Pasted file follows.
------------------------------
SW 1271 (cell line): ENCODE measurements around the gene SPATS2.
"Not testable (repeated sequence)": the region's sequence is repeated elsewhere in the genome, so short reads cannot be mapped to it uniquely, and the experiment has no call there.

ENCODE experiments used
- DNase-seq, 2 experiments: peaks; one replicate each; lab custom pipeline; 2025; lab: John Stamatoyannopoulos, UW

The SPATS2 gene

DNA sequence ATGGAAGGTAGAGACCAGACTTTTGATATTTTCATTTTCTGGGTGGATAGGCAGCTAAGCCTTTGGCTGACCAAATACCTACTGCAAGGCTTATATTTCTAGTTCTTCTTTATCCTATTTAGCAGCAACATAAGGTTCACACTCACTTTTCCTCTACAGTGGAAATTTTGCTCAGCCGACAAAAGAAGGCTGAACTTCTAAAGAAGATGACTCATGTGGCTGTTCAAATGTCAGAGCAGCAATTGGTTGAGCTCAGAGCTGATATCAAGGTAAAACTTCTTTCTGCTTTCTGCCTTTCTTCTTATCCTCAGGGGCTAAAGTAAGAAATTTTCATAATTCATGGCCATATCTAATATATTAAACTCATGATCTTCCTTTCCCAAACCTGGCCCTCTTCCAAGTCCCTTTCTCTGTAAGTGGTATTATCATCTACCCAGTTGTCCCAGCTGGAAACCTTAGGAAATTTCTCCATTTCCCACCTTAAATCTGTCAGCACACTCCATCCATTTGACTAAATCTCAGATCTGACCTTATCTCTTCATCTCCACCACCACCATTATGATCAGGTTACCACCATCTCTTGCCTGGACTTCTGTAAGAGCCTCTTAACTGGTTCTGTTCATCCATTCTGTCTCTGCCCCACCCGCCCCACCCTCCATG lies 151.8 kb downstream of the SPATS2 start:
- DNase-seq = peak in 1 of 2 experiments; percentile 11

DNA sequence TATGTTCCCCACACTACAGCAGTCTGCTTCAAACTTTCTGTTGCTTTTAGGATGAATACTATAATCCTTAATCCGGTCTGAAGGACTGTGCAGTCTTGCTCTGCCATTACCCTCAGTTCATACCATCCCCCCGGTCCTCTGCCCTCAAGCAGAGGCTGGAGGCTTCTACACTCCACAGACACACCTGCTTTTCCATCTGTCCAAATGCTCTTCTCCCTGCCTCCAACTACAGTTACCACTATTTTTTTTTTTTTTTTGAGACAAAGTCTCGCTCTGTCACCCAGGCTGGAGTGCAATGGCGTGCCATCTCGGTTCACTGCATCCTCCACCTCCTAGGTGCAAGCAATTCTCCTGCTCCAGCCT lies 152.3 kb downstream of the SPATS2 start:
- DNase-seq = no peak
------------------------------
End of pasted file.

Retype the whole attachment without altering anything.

SW 1271 (cell line): ENCODE measurements around the gene SPATS2.
"Not testable (repeated sequence)": the region's sequence is repeated elsewhere in the genome, so short reads cannot be mapped to it uniquely, and the experiment has no call there.

ENCODE experiments used
- DNase-seq, 2 experiments: peaks; one replicate each; lab custom pipeline; 2025; lab: John Stamatoyannopoulos, UW

The SPATS2 gene

DNA sequence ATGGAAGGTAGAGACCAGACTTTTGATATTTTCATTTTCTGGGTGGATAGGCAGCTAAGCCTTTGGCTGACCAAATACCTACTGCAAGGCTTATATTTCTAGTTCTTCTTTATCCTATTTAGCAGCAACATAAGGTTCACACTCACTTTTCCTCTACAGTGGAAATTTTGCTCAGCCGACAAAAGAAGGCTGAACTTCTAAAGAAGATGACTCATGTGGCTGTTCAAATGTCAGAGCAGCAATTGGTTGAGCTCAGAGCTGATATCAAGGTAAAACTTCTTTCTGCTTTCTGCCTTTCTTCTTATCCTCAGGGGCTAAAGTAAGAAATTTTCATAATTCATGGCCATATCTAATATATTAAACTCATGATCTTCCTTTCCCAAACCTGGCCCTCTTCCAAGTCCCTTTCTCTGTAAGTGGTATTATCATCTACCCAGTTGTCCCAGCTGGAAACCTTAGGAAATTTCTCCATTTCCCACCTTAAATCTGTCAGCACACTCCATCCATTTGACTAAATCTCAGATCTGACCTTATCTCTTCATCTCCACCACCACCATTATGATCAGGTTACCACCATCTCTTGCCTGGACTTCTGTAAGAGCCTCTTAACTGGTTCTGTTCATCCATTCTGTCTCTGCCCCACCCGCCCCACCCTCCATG lies 151.8 kb downstream of the SPATS2 start:
- DNase-seq = peak in 1 of 2 experiments; percentile 11

DNA sequence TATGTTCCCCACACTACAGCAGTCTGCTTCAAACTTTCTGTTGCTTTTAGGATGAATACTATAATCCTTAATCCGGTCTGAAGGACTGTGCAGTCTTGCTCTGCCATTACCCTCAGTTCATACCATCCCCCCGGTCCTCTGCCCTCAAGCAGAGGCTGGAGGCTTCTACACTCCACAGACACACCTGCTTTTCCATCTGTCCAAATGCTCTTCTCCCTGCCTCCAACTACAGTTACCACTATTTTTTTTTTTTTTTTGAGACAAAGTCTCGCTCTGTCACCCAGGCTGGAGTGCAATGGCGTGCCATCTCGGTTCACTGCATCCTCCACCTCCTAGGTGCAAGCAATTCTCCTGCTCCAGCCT lies 152.3 kb downstream of the SPATS2 start:
- DNase-seq = no peak